Seasonal Extreme Environmental Test. It's the American Standard testing facility for heating and air conditioning systems where the equivalent of five years of operation is condensed into 16 weeks of testing under harsh conditions. American Standard Heating & Air Conditioning wants to ensure your new system will be as reliable as possible.
A temperature-control device typically found on a wall inside the home or business. It consists of a series of sensors and relays that monitor and control the functions of a heating and cooling system. Programmable thermostats allow you to program different levels of comfort for different times of the day.
Three-stage heating provides greater fuel efficiency and better comfort control by allowing for different modes of operation depending on the situation. Most of the time, three-stage heating operates at an energy-saving speed but can switch to other speeds when more heating is needed to provide comfort for your family.
A unit of measurement used for determining cooling capacity. One ton is the equivalent of 12,000 BTUs per hour.
Two-Stage Heating/Two-Stage Cooling
Two-stage heating and cooling is considered more efficient, because it operates at a low, energy-saving speed most of the time. However, on days when more heating or cooling is required, it switches to the next stage for maximum comfort.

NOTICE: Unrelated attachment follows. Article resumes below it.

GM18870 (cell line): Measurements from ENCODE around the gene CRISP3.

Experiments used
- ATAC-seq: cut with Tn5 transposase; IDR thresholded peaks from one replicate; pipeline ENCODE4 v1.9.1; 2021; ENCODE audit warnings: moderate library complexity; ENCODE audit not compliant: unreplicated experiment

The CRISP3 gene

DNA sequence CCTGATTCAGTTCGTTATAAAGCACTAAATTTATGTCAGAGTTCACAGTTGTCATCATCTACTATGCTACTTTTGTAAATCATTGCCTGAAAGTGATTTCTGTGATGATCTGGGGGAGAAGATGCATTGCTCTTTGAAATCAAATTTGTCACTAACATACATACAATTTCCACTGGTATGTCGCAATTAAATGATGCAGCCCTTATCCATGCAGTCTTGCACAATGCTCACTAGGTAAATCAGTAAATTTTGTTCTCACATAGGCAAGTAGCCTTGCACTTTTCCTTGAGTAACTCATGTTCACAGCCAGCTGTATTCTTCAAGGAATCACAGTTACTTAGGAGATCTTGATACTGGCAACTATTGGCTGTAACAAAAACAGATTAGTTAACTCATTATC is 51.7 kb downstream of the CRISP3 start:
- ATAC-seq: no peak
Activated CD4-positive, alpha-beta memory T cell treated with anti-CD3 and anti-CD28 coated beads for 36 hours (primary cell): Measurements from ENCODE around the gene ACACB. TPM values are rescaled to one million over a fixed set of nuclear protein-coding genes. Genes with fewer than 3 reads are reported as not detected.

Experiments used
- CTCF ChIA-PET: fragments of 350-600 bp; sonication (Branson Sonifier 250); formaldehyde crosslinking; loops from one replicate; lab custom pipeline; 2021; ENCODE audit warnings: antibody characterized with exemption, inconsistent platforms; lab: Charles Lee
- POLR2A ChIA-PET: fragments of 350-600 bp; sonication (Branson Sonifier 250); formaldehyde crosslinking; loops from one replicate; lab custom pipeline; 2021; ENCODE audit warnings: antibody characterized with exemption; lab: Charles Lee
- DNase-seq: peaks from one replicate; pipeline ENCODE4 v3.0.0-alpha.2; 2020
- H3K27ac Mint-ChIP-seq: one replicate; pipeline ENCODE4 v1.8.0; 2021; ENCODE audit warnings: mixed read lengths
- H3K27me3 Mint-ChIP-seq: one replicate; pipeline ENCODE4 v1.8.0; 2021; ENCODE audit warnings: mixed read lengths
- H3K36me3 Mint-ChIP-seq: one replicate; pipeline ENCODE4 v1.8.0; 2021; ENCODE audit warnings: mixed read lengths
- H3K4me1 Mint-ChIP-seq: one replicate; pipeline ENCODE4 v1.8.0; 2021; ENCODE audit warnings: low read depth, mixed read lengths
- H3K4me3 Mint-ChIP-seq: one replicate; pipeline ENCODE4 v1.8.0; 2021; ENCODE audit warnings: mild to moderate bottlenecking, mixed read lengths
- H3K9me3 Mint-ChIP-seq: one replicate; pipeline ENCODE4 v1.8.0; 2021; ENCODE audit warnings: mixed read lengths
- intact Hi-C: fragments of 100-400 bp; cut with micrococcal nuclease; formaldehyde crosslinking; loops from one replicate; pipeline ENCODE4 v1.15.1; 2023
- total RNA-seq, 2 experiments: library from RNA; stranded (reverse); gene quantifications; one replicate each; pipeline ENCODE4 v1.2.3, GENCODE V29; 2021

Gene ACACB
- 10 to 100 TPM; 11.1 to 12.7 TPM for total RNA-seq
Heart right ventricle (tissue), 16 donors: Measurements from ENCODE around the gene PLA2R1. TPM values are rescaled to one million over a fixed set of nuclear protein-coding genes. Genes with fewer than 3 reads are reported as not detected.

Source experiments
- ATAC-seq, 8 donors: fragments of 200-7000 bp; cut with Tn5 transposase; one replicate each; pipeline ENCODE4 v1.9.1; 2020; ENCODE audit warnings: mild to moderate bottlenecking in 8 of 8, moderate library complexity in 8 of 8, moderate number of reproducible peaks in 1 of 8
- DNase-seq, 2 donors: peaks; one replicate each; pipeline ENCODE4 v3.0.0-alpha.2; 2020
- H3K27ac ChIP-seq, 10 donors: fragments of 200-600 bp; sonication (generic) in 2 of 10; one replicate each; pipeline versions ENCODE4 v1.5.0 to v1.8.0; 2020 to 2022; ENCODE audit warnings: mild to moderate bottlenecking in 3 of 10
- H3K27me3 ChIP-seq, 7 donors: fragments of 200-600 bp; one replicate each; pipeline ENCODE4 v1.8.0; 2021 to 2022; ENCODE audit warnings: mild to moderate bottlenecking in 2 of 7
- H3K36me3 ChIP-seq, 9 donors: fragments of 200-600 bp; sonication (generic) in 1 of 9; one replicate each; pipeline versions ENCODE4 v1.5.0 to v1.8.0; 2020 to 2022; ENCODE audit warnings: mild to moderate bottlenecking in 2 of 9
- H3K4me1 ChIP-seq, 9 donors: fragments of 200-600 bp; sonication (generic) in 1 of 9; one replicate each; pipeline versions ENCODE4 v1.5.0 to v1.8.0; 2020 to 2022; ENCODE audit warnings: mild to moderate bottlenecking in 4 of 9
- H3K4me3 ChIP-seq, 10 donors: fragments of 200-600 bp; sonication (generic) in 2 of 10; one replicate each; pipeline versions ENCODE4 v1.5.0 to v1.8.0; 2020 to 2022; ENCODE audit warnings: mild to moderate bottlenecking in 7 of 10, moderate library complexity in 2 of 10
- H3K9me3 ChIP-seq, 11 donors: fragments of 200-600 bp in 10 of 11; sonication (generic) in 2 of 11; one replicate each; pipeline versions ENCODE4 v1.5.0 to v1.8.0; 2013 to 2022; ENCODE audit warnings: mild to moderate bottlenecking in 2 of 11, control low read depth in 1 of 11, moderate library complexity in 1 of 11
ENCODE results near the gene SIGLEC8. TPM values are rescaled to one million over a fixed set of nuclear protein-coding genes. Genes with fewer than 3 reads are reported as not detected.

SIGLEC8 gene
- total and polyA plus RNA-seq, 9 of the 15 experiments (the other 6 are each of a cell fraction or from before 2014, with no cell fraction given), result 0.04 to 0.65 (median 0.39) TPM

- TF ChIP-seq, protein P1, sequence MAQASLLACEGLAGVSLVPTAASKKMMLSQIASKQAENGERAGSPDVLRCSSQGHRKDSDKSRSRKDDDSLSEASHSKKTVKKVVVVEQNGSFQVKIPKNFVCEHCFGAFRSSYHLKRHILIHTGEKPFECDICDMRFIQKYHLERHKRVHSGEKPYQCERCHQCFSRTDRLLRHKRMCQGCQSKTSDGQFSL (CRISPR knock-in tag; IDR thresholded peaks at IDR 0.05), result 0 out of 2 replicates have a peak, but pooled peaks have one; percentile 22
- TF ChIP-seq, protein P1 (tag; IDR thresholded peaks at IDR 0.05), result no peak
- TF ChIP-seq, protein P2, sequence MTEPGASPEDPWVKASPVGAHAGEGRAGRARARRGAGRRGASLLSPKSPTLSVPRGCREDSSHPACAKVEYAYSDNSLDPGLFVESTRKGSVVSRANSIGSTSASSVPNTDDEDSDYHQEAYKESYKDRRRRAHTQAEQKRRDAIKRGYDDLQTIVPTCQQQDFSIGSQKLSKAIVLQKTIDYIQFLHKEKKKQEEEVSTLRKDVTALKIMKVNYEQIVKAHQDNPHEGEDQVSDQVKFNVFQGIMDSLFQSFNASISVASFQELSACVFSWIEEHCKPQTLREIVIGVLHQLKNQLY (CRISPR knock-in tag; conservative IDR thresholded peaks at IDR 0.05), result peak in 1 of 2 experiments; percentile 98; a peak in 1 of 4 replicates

Variable Speed Motor
The fan motor inside higher-efficiency indoor and outdoor units is designed to change its speed based on your home's heating and air conditioning requirements. Working in conjunction with your thermostat, it keeps the appropriate temperature air (e.g., warm air on cold days) circulating throughout your home or business, reducing temperature variances. The variable speed motor also increases dehumidification and is quiet because it runs at a low speed most of the time. Plus, the consistent air circulation eliminates noisy startups and shutdowns.